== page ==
a bottle of that stuff that I take, in that portmanteau, in the
left-hand corner - just hand it to me."

But Janet was not to be done. She would give him no stuff, except
what the doctor had ordered, till the doctor came back. The doctor
would then, no doubt, give him anything that was proper.

Sir Louis swore a good deal, and stormed as much as he could. He
drank, however, his two glasses of wine, and he got no more. Once or
twice he essayed to get out of bed and dress; but, at every effort,
he found that he could not do it without Joe: and there he was, still
under the clothes when the doctor returned.

"I'll tell you what it is," said he, as soon as his guardian entered
the room, "I'm not going to be made a prisoner of here."

"A prisoner! no, surely not."

"It seems very much like it at present. Your servant here - that
old woman - takes it upon her to say she'll do nothing without your

"Well; she's right there."

"Right! I don't know what you call right; but I won't stand it. You
are not going to make a child of me, Dr Thorne; so you need not think

And then there was a long quarrel between them, and but an
indifferent reconciliation. The baronet said that he would go to
Boxall Hill, and was vehement in his intention to do so because the
doctor opposed it. He had not, however, as yet ferreted out the
squire, or given a bit of his mind to Mr Gazebee, and it behoved him
to do this before he took himself off to his own country mansion. He
ended, therefore, by deciding to go on the next day but one.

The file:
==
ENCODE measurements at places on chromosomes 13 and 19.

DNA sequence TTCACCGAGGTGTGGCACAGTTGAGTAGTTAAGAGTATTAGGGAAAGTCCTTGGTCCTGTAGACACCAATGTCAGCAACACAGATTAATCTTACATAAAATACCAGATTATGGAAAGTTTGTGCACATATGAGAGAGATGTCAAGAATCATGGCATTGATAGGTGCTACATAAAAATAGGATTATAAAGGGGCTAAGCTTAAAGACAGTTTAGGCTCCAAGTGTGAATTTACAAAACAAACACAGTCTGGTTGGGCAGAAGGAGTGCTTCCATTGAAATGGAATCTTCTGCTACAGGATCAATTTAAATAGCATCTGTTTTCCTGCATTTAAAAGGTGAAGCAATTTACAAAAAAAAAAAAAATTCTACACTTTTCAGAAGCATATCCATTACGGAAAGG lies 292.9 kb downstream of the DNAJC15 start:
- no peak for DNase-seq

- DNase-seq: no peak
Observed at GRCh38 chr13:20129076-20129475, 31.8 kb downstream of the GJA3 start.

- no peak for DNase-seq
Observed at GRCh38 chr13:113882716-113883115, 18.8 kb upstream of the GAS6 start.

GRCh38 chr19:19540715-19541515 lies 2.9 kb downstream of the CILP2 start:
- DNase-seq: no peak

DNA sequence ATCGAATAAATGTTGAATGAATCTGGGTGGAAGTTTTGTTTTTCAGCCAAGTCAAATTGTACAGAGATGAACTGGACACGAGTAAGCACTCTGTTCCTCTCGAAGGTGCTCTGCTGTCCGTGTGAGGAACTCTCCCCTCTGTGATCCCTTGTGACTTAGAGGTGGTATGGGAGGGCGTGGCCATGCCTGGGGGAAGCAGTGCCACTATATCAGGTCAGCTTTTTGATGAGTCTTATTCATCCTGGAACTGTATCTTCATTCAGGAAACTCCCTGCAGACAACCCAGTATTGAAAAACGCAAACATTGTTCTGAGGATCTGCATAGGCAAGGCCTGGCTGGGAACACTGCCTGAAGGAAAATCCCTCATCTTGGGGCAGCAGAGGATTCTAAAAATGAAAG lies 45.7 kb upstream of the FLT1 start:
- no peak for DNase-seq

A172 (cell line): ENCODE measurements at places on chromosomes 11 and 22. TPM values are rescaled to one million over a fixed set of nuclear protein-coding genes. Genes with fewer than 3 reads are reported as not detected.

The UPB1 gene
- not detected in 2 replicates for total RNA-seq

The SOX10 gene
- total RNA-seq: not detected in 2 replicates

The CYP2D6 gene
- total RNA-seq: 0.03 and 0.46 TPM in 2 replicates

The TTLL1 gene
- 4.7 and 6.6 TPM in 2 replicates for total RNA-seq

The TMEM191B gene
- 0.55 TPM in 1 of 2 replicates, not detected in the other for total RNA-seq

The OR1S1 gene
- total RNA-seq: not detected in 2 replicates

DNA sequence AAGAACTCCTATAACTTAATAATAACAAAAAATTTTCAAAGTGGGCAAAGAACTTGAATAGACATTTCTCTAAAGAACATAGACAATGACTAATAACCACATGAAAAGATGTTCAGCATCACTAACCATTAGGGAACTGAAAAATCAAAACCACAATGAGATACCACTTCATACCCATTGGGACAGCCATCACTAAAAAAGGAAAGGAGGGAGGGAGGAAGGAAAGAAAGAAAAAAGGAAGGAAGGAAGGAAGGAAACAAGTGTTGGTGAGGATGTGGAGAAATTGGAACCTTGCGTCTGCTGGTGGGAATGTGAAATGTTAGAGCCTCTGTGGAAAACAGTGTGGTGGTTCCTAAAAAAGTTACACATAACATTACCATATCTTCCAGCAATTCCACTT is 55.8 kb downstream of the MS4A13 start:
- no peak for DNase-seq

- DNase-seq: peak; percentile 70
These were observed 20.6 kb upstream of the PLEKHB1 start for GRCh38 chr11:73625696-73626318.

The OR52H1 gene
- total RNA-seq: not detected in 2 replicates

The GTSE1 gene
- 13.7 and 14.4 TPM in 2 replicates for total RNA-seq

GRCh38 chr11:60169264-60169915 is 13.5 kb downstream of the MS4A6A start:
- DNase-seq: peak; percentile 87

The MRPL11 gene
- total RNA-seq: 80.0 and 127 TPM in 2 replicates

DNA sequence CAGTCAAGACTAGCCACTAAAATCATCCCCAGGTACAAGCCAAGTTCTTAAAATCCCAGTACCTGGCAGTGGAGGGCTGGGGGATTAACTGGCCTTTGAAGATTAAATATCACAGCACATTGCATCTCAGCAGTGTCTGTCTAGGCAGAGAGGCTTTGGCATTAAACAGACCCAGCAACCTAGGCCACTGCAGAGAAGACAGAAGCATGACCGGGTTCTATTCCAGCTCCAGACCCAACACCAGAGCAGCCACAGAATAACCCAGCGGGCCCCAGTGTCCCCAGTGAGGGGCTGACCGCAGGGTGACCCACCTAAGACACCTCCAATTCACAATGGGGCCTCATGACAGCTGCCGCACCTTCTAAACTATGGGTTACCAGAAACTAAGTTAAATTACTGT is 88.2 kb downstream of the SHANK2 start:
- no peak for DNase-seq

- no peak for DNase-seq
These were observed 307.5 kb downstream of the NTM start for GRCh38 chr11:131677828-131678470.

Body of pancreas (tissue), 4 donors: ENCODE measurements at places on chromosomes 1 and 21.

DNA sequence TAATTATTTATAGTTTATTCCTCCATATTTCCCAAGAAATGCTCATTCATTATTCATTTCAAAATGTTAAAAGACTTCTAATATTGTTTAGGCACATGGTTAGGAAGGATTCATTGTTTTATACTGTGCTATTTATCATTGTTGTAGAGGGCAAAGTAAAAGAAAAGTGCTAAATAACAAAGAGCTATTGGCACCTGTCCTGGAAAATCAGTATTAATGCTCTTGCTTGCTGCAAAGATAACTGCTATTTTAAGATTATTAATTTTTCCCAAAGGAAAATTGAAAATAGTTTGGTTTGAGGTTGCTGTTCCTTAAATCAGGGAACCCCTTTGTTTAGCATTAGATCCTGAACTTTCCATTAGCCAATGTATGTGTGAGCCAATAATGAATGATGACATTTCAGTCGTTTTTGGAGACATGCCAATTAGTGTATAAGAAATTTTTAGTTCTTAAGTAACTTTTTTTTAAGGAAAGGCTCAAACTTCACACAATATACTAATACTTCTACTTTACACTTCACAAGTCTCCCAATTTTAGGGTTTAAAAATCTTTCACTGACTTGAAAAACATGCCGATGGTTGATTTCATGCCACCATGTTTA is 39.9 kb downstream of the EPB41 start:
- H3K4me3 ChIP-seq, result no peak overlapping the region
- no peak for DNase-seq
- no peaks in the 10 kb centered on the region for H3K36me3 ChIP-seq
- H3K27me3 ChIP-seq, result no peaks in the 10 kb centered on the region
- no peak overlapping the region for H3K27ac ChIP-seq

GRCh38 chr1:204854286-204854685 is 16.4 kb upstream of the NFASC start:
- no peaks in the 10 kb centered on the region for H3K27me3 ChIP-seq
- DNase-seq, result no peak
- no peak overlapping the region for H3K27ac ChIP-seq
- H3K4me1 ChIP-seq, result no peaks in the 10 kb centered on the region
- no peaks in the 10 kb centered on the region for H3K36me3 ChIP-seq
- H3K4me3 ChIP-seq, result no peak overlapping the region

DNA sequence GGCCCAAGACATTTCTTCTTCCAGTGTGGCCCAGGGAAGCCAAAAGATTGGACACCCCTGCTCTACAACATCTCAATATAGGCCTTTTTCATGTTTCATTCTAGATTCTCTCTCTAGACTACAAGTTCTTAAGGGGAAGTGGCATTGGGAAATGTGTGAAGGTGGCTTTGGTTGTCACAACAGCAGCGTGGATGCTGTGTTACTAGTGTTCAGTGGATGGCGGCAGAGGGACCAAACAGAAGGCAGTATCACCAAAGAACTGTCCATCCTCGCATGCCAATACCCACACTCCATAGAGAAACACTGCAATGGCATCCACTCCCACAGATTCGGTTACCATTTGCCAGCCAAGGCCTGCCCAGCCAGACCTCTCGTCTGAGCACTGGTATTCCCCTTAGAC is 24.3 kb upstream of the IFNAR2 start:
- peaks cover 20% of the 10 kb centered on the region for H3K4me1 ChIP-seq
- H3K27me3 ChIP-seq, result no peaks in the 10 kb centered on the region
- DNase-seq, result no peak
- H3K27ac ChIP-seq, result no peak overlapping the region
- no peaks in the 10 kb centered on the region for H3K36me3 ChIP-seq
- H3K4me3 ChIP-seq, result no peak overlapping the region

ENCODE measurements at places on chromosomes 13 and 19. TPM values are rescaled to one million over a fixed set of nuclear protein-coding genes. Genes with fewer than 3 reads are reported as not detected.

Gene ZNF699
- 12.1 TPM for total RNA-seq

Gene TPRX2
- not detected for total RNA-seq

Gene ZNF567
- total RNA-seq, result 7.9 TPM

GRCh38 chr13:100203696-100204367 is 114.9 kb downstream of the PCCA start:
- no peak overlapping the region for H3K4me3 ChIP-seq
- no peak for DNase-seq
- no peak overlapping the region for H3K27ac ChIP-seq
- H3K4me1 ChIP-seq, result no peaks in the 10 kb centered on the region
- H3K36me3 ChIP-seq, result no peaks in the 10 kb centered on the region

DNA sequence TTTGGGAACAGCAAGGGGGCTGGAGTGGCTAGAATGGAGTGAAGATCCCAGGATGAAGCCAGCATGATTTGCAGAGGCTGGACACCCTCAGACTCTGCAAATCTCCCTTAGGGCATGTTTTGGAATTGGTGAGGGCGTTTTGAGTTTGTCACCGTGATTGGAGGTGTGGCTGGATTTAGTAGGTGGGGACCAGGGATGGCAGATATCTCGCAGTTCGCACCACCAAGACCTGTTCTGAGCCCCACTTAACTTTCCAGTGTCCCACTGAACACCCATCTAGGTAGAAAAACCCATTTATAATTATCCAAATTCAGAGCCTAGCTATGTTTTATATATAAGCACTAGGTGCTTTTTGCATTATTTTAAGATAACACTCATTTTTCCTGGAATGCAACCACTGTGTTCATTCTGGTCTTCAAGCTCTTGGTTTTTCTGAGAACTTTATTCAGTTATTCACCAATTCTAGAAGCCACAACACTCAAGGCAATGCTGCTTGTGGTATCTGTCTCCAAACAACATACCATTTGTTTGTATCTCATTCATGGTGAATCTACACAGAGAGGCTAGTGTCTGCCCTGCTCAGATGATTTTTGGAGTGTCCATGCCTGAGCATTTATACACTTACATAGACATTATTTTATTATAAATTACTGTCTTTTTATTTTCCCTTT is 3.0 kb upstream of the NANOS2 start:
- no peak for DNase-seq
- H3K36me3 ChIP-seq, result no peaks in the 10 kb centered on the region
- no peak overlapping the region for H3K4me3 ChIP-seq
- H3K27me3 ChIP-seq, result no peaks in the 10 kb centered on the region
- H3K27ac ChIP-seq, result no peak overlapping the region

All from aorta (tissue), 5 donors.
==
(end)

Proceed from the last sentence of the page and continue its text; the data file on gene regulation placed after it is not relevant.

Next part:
"Let it be so, if you are well enough," said the doctor.

"Well enough!" said the other, with a sneer. "There's nothing to make
me ill that I know of. It certainly won't be drinking too much here."

On the next day, Sir Louis was in a different mood, and in one more
distressing for the doctor to bear. His compelled abstinence from
intemperate drinking had, no doubt, been good for him; but his mind
had so much sunk under the pain of the privation, that his state was
piteous to behold. He had cried for his servant, as a child cries
for its nurse, till at last the doctor, moved to pity, had himself
gone out and brought the man in from the public-house. But when he
did come, Joe was of but little service to his master, as he was
altogether prevented from bringing him either wine or spirits; and
when he searched for the liqueur-case, he found that even that had
been carried away.

"I believe you want me to die," he said, as the doctor, sitting
by his bedside, was trying, for the hundredth time, to make him
understand that he had but one chance of living.

The doctor was not the least irritated. It would have been as wise to
be irritated by the want of reason in a dog.

"I am doing what I can to save your life," he said calmly; "but, as
you said just now, I have no power over you. As long as you are able
to move and remain in my house, you certainly shall not have the
means of destroying yourself. You will be very wise to stay here
for a week or ten days: a week or ten days of healthy living might,
perhaps, bring you round."

Sir Louis again declared that the doctor wished him to die, and spoke
of sending for his attorney, Finnie, to come to Greshamsbury to look
after him.

"Send for him if you choose," said the doctor. "His coming will cost
you three or four pounds, but can do no other harm."

"And I will send for Fillgrave," threatened the baronet. "I'm not
going to die here like a dog."

It was certainly hard upon Dr Thorne that he should be obliged to
entertain such a guest in the house; - to entertain him, and foster
him, and care for him, almost as though he were a son. But he had no
alternative; he had accepted the charge from Sir Roger, and he must
go through with it. His conscience, moreover, allowed him no rest in
this matter: it harassed him day and night, driving him on sometimes
to great wretchedness. He could not love this incubus that was on his
shoulders; he could not do other than be very far from loving him. Of
what use or value was he to any one? What could the world make of him